At first glance it might seem that a book called Mind Over Medicine: Scientific Proof That You Can Heal Yourself has nothing to do with writing. However, there’s at least two reasons why I think that it is an important book for writers. Everything in one way or another has something to do with writing. What we learn about life becomes our writing, and what we learn about ourselves affects how we write. For me, writing needs to be done in a mindful way, or there’s little point in doing it. The information Lissa Rankin presents in Mind Over Medicine is useful to writers because in understanding how our minds affect our bodies we can also understand how they affect our lives in general. The book also has several suggestions that could help your physical health but that will almost certainly help your emotional understanding and health.
Just now I opened the book at a random page. Here’s a quote:
“… the best way to alleviate loneliness is to tap into the essential nature of who you really are. Let the world see your real, authentic beautiful fabulousness. So many of us expend so much energy trying to be someone we’re not in order to fit in. In our efforts to be accepted, we lose a part of ourselves, an our health suffers as a consequence.”
I’d say that’s relevant to writers. Loneliness is really just feeling separate and wanting to feel included, or wanting acceptance. How often do writers fear rejection, or think that they have to work out what people want so that they can be accepted – or that least so that they can sell books or get blog views? This can often seem as if it’s about earning money, but there’s a lot of evidence that suggests we need less money to be happy that most people think. If that is the case, then why do we still keep believing that if we had more we’d be happier?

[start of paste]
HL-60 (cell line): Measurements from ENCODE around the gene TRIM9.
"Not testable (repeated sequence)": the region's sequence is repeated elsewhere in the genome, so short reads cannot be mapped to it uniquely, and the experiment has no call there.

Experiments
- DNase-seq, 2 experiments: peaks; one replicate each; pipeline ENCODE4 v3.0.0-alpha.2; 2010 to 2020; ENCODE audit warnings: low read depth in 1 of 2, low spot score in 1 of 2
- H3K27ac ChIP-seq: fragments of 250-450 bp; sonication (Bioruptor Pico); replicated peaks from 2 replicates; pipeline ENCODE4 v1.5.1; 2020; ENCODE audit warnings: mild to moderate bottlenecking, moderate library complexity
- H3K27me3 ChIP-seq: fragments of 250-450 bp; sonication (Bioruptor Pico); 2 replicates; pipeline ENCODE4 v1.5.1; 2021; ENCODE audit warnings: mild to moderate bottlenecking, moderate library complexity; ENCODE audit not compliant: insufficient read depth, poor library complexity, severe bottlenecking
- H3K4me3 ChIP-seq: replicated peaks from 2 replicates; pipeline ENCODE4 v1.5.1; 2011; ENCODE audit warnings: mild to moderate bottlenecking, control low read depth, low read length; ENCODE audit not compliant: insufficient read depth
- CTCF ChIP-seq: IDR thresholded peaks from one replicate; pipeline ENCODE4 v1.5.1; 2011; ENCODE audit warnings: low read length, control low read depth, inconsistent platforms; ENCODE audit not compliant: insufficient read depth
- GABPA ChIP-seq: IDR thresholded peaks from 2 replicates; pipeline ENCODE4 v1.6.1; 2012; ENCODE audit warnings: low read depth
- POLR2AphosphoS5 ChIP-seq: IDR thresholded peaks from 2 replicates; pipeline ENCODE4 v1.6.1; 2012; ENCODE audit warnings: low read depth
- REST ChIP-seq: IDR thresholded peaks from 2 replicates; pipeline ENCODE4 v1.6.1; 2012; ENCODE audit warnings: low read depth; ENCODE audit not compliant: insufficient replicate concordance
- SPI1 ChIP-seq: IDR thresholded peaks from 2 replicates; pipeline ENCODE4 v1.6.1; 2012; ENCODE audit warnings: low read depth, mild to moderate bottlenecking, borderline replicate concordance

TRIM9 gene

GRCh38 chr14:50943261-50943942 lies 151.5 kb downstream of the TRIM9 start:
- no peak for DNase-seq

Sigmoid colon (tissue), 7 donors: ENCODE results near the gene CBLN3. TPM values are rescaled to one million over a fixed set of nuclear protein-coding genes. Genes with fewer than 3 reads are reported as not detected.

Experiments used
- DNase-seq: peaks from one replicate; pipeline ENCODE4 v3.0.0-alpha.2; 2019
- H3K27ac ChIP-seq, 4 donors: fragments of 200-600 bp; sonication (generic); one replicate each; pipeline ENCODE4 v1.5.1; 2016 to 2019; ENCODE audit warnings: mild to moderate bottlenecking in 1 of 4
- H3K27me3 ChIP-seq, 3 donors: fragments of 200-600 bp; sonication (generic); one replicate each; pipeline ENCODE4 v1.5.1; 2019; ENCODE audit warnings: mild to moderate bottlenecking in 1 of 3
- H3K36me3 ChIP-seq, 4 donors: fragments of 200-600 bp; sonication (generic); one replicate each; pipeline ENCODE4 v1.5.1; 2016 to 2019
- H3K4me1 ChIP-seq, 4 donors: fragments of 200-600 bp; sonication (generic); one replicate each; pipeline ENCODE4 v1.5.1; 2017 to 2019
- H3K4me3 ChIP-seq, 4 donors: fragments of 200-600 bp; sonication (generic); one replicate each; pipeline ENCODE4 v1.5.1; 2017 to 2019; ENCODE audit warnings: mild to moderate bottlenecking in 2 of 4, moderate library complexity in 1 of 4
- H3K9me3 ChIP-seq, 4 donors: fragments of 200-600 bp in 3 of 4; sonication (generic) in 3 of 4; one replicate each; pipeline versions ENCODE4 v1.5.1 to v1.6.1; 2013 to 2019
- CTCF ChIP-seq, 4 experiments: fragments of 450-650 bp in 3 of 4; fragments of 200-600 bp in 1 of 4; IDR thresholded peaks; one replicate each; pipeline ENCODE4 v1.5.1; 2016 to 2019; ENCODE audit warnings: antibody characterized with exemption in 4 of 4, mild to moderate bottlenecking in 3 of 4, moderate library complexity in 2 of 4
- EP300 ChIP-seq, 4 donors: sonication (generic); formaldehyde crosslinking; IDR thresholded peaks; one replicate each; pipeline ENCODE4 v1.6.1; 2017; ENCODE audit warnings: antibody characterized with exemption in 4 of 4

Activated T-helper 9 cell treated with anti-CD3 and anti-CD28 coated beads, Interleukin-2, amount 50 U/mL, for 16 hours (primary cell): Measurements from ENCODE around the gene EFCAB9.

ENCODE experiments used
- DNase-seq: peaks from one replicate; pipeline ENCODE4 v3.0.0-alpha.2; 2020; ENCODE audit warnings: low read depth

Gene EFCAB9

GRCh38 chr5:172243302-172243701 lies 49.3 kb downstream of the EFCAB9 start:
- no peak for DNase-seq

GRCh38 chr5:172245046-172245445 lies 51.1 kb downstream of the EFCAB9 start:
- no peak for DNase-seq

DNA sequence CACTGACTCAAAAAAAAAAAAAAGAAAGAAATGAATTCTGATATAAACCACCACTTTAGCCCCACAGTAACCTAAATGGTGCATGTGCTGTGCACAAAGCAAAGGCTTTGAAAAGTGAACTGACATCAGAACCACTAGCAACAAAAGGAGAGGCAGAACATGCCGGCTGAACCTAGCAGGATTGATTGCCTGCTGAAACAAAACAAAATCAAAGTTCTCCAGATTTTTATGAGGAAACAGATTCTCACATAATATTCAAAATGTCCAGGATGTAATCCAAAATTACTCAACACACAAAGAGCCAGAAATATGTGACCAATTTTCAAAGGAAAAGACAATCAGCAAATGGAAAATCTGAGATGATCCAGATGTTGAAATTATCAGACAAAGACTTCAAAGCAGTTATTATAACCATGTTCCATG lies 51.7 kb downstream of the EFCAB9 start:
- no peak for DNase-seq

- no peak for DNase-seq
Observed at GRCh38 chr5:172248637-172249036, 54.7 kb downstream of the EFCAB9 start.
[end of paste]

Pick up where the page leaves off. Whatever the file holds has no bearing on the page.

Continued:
I don’t have all the answers to those questions, and one thing I like about Rankin is she doesn’t pretend to either. Mind Over Medicine is not a New Age woo-woo book telling us all we need to do is think happy thoughts and we’ll cure all diseases. It is a book filled with information on research into the way our emotions affect our bodies. Because this is something I’ve been interested in for years, I’d already read about several of the landmark cases Rankin cites. Yet the way Rankin delves into the this information helped me get a deeper understanding of it.
The book starts with a look at the many clinical trials that show effectiveness of the placebo effect – and its lesser known cousin the nocebo effect. During her research Dr Rankin came to see that it is more then just what you believe that affects your body’s ability to heal. What fascinated me is that it’s not just how you feel about the pills your doctor gives you that has an effect – how encouraging the doctor is can also play a huge part in your recovery. See a doctor who believes you will heal and it is far more likely that you will. (This is one reason why clinical trials of any drug need to be “double-blind” where neither patient nor medical practitioner know whether the treatment is real or fake.) Add to this other factors in your life, such as how happy your relationships are, whether or not you enjoy your job and Rankin shows that healing is not simply a matter of thinking positive thoughts.
Rankin looks at the way depression and stress affect our bodies and asks, “Can happiness cure disease?” (The jury’s out, but we have nothing to lose by taking steps to feel happier – it certainly won’t make us ill!) She also includes information about how the “flight or fight” response affects our bodies and gives information on how to use the relaxation response to counter it. (And did you notice that I included two photos to help induce a relaxation response in you as you read?)
Mind Over Medicine also includes Rankin’s personal story from over-worked, frazzled and sick doctor to healing. She explains her new way of working with patients, where they write their own prescriptions, not for drugs, but for the changes in lifestyle their bodies need to heal. This might be to move to live by the ocean, or it might be to value yourself more, to let go of an old resentment or learn a skill that you’ve always wanted to. More likely it will be a mixture of all of these. Towards the end of the book, Rankin includes questions to help you create your own prescription.
In a world where material success often takes precedent over all other considerations, and where world-wide recession means employees often work longer hours for lower pay, I am very glad that a doctor has written this book. We need to take time to live life holistically, and to see our bodies, minds and spirits not as separate entities but part of our whole. We also need to see ourselves as part of a bigger whole: of the human race and the world. That’s also a great way to counter the loneliness writers can feel.